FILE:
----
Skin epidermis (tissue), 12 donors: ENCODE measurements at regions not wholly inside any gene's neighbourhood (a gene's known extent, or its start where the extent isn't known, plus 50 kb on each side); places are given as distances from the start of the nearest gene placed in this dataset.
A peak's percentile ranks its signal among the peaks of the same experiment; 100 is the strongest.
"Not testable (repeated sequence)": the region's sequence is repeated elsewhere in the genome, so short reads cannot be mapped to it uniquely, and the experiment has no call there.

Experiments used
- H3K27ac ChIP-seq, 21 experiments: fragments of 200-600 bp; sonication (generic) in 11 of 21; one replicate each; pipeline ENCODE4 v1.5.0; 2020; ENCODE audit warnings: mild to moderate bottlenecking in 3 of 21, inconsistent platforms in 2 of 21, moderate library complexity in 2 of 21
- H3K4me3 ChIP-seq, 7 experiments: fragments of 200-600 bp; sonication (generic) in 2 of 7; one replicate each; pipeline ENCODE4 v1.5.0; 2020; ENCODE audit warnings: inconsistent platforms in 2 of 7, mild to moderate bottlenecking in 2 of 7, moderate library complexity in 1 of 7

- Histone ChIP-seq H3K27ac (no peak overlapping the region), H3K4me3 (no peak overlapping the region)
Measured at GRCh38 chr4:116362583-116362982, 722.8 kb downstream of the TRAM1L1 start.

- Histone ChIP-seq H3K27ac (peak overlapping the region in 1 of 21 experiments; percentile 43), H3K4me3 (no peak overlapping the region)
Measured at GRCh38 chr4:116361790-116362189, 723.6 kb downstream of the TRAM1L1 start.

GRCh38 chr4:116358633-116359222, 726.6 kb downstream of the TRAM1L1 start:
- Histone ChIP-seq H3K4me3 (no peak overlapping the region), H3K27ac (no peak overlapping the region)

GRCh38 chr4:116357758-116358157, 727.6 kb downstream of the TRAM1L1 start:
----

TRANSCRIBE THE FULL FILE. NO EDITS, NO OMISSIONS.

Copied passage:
Skin epidermis (tissue), 12 donors: ENCODE measurements at regions not wholly inside any gene's neighbourhood (a gene's known extent, or its start where the extent isn't known, plus 50 kb on each side); places are given as distances from the start of the nearest gene placed in this dataset.
A peak's percentile ranks its signal among the peaks of the same experiment; 100 is the strongest.
"Not testable (repeated sequence)": the region's sequence is repeated elsewhere in the genome, so short reads cannot be mapped to it uniquely, and the experiment has no call there.

Experiments used
- H3K27ac ChIP-seq, 21 experiments: fragments of 200-600 bp; sonication (generic) in 11 of 21; one replicate each; pipeline ENCODE4 v1.5.0; 2020; ENCODE audit warnings: mild to moderate bottlenecking in 3 of 21, inconsistent platforms in 2 of 21, moderate library complexity in 2 of 21
- H3K4me3 ChIP-seq, 7 experiments: fragments of 200-600 bp; sonication (generic) in 2 of 7; one replicate each; pipeline ENCODE4 v1.5.0; 2020; ENCODE audit warnings: inconsistent platforms in 2 of 7, mild to moderate bottlenecking in 2 of 7, moderate library complexity in 1 of 7

- Histone ChIP-seq H3K27ac (no peak overlapping the region), H3K4me3 (no peak overlapping the region)
Measured at GRCh38 chr4:116362583-116362982, 722.8 kb downstream of the TRAM1L1 start.

- Histone ChIP-seq H3K27ac (peak overlapping the region in 1 of 21 experiments; percentile 43), H3K4me3 (no peak overlapping the region)
Measured at GRCh38 chr4:116361790-116362189, 723.6 kb downstream of the TRAM1L1 start.

GRCh38 chr4:116358633-116359222, 726.6 kb downstream of the TRAM1L1 start:
- Histone ChIP-seq H3K4me3 (no peak overlapping the region), H3K27ac (no peak overlapping the region)

GRCh38 chr4:116357758-116358157, 727.6 kb downstream of the TRAM1L1 start: